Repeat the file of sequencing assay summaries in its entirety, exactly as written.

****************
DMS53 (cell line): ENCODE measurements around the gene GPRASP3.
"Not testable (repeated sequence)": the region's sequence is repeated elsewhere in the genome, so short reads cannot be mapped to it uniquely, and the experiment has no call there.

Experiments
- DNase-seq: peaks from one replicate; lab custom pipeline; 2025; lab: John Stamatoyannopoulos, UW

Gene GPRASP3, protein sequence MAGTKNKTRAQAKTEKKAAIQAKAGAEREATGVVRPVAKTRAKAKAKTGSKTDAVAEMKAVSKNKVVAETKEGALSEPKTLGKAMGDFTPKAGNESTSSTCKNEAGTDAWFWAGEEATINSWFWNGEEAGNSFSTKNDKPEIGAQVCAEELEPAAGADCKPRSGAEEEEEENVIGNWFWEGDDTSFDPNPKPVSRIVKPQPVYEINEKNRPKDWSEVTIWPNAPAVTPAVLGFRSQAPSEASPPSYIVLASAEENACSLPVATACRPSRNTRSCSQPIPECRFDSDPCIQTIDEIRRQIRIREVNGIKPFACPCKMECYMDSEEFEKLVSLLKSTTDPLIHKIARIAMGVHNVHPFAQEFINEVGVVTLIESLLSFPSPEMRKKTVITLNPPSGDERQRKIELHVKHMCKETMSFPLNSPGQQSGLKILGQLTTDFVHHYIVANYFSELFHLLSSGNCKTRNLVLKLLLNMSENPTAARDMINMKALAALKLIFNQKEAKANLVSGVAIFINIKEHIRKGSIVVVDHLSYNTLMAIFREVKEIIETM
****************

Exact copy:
DMS53 (cell line): ENCODE measurements around the gene GPRASP3.
"Not testable (repeated sequence)": the region's sequence is repeated elsewhere in the genome, so short reads cannot be mapped to it uniquely, and the experiment has no call there.

Experiments
- DNase-seq: peaks from one replicate; lab custom pipeline; 2025; lab: John Stamatoyannopoulos, UW

Gene GPRASP3, protein sequence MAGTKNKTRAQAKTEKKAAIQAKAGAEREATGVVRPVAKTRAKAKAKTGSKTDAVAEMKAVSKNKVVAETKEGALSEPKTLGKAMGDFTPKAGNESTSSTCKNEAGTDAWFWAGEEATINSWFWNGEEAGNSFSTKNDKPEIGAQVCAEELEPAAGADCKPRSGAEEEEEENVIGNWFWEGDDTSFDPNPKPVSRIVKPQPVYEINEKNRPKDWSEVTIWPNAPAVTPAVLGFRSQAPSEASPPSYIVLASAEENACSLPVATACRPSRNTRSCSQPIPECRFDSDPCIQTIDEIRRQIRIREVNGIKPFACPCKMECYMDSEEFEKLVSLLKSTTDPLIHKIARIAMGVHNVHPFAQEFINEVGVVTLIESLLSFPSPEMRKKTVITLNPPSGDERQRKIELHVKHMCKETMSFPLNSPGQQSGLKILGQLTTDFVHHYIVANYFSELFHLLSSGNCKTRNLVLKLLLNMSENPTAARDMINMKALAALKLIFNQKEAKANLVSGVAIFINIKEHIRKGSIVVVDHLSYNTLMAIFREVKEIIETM